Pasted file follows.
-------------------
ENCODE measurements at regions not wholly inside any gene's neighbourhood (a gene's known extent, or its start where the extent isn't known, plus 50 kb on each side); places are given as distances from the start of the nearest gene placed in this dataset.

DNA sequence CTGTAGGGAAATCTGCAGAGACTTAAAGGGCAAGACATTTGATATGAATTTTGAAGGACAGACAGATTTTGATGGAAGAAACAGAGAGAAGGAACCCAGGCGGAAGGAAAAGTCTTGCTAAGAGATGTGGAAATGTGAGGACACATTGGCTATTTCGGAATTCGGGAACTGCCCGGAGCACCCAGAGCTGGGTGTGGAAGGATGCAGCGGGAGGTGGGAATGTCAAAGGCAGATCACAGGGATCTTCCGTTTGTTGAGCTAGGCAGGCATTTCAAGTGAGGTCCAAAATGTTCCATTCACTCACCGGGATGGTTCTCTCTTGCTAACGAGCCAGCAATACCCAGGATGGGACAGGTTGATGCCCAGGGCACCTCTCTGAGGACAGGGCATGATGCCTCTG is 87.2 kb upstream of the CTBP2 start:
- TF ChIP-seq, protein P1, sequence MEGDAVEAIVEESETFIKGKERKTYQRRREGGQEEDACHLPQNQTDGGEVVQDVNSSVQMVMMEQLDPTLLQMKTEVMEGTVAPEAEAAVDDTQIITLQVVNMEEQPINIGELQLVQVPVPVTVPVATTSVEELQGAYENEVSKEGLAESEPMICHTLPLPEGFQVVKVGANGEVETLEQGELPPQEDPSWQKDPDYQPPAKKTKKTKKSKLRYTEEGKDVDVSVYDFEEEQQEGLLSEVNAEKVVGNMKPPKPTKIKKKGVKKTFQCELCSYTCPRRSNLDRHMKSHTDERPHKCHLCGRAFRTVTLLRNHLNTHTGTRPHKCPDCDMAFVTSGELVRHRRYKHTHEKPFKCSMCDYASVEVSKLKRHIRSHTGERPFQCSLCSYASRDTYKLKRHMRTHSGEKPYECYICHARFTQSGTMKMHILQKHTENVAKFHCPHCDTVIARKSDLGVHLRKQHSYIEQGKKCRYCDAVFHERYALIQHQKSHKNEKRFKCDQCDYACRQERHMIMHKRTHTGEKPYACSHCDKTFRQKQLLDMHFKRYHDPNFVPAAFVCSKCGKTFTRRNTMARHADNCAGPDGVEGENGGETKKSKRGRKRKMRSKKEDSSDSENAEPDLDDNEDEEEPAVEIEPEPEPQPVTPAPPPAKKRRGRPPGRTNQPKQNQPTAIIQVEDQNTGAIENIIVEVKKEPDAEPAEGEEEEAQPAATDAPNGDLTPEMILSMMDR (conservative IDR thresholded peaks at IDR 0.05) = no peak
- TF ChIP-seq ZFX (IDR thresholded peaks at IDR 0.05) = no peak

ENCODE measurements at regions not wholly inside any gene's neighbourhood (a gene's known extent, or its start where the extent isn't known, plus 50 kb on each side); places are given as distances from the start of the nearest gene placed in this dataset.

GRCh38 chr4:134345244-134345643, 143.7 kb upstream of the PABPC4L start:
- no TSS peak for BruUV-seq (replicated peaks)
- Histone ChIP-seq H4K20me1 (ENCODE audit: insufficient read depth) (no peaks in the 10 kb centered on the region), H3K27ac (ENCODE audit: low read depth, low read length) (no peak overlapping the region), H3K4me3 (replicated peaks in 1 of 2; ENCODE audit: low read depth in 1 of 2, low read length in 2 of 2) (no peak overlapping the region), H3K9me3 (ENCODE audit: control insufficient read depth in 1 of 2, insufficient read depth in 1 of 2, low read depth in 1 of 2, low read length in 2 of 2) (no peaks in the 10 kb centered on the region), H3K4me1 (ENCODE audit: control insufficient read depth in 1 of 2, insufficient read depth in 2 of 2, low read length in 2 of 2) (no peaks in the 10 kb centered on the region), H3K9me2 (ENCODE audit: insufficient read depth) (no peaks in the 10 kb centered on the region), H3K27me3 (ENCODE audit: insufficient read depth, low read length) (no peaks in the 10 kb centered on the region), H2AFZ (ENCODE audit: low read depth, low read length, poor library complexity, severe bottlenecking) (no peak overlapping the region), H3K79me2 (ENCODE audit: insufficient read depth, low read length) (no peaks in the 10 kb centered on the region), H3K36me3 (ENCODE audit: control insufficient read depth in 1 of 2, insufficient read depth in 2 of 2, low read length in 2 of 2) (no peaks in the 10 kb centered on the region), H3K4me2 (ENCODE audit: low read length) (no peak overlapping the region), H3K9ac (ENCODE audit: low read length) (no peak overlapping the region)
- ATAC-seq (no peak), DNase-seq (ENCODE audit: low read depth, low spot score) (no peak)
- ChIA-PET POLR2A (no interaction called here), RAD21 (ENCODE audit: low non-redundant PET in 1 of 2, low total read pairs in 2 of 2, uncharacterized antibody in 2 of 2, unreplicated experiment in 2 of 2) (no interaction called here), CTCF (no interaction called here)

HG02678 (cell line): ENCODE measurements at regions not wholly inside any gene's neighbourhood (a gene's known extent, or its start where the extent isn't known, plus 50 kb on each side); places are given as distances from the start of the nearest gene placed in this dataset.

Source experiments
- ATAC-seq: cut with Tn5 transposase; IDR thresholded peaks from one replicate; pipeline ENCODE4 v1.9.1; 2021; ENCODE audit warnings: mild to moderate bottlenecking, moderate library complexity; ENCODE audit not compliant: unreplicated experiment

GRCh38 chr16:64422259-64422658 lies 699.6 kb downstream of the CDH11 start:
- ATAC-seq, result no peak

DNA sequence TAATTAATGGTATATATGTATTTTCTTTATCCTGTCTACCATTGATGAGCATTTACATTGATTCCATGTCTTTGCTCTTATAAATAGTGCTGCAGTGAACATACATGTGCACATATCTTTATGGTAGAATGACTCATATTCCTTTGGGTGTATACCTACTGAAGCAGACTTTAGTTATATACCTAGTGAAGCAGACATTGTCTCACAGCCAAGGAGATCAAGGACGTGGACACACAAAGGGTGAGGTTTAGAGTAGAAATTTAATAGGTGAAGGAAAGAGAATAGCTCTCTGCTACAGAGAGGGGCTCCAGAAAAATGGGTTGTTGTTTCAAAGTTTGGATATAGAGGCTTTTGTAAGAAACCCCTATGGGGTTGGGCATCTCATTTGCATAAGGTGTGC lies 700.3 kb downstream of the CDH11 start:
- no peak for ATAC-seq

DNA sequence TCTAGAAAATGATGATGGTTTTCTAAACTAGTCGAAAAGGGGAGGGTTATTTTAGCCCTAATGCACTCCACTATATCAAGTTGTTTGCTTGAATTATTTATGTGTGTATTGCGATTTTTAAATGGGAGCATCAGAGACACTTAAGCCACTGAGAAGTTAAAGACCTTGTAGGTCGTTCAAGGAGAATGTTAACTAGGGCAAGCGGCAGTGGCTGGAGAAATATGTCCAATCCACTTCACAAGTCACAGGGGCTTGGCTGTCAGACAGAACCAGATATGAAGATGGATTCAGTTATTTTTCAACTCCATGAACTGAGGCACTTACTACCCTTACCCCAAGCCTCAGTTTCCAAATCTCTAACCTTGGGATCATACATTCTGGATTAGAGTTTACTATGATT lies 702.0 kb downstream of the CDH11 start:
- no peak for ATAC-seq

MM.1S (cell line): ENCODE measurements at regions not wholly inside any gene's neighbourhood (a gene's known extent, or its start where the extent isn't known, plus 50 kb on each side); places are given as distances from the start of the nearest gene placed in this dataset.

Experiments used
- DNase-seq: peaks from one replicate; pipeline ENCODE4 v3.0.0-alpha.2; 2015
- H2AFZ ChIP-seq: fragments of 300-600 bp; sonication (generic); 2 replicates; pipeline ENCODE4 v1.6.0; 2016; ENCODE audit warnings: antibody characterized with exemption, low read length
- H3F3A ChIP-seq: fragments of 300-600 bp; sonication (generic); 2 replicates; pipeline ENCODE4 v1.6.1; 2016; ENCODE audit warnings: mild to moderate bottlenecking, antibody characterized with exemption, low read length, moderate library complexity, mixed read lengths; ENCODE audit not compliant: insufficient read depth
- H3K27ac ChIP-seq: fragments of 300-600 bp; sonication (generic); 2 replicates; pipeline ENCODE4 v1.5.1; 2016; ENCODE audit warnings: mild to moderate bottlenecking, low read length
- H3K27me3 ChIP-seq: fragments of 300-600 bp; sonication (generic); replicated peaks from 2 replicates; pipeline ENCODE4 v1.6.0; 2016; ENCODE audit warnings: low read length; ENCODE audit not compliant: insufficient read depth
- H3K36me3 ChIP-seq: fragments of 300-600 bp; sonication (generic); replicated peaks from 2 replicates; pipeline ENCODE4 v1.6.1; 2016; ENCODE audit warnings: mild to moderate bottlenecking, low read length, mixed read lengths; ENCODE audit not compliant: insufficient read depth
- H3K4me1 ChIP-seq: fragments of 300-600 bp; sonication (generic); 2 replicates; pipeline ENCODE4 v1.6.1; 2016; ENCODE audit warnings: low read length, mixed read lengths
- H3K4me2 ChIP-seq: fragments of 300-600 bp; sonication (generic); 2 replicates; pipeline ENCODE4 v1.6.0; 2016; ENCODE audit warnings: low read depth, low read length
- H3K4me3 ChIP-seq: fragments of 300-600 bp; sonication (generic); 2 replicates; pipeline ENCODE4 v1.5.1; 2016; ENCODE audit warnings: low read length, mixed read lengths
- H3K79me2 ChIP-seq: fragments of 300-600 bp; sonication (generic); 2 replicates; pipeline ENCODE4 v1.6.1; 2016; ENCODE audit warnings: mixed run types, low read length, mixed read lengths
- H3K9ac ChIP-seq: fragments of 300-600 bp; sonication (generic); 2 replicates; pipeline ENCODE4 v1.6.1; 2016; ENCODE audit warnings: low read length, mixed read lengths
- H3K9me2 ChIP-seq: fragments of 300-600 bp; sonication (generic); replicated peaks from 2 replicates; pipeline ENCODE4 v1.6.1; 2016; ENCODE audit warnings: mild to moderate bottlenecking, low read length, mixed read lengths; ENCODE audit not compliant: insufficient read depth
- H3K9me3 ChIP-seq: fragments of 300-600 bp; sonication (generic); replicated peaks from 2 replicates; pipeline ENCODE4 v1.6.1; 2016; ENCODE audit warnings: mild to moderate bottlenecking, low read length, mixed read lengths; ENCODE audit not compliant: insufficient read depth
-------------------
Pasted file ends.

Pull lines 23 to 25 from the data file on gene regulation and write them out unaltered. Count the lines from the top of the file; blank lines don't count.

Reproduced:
- H2AFZ ChIP-seq: fragments of 300-600 bp; sonication (generic); 2 replicates; pipeline ENCODE4 v1.6.0; 2016; ENCODE audit warnings: antibody characterized with exemption, low read length
- H3F3A ChIP-seq: fragments of 300-600 bp; sonication (generic); 2 replicates; pipeline ENCODE4 v1.6.1; 2016; ENCODE audit warnings: mild to moderate bottlenecking, antibody characterized with exemption, low read length, moderate library complexity, mixed read lengths; ENCODE audit not compliant: insufficient read depth
- H3K27ac ChIP-seq: fragments of 300-600 bp; sonication (generic); 2 replicates; pipeline ENCODE4 v1.5.1; 2016; ENCODE audit warnings: mild to moderate bottlenecking, low read length